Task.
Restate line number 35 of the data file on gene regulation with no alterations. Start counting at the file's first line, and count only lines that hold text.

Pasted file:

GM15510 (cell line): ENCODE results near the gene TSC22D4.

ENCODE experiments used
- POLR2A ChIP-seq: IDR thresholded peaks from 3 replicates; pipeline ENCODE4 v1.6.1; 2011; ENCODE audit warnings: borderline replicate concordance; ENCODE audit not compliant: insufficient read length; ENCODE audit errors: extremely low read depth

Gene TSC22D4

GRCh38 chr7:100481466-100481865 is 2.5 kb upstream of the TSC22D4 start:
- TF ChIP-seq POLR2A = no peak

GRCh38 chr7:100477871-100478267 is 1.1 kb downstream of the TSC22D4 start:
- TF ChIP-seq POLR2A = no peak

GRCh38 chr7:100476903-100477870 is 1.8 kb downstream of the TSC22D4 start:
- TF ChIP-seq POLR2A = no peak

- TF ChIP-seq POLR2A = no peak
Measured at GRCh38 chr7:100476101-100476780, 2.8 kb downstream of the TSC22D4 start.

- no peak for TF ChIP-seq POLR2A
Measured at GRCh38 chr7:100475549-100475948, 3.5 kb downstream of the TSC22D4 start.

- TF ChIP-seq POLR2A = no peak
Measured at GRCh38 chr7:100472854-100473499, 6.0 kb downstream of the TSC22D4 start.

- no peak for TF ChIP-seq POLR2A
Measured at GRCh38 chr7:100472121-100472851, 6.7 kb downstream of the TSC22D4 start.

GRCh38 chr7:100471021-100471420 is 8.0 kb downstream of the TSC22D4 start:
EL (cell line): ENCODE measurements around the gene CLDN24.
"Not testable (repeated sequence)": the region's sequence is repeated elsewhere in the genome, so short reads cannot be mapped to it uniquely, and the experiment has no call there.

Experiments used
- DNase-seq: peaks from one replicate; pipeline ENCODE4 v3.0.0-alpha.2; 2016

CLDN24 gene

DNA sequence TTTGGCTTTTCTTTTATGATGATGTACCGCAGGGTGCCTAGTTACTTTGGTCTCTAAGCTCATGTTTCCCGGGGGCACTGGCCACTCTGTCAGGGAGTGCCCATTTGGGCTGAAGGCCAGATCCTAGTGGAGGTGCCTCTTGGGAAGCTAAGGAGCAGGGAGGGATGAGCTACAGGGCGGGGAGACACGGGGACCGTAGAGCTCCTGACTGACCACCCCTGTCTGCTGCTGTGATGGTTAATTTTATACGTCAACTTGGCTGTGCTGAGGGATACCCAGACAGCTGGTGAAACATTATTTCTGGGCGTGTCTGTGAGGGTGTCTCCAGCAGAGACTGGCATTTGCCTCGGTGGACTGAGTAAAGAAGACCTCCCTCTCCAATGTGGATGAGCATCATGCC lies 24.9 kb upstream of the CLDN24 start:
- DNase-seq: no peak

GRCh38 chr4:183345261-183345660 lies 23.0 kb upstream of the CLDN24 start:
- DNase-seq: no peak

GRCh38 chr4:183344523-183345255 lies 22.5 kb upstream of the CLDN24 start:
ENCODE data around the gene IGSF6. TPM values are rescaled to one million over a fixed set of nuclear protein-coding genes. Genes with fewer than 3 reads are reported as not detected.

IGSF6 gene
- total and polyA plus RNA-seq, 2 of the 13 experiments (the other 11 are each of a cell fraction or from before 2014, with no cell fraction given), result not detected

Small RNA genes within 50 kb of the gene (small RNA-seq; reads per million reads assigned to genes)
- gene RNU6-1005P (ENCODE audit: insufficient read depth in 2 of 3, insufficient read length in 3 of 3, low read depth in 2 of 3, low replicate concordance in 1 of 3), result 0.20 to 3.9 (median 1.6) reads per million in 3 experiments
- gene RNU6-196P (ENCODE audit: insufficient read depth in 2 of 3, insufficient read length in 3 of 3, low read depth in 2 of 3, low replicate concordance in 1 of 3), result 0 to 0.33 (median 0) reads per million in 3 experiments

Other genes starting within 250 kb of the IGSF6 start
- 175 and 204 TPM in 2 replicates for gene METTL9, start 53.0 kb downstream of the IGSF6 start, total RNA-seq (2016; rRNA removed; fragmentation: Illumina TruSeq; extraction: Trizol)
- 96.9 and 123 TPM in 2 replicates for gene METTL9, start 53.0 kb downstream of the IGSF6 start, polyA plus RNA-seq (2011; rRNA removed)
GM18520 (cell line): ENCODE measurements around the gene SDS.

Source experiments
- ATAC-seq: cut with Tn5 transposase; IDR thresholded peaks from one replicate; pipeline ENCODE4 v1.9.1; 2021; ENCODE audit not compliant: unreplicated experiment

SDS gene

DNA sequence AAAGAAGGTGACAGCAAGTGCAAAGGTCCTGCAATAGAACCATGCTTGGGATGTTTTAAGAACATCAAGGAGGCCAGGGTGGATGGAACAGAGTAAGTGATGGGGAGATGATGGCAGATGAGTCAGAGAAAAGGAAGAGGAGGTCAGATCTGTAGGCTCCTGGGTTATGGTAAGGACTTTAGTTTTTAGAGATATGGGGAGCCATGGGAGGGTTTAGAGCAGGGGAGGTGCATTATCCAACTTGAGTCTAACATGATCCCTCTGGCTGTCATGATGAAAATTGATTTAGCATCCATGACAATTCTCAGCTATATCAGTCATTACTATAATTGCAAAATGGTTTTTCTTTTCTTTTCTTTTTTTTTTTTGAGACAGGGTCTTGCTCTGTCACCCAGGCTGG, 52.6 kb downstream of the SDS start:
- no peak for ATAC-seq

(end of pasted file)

- gene RNU6-196P (ENCODE audit: insufficient read depth in 2 of 3, insufficient read length in 3 of 3, low read depth in 2 of 3, low replicate concordance in 1 of 3), result 0 to 0.33 (median 0) reads per million in 3 experiments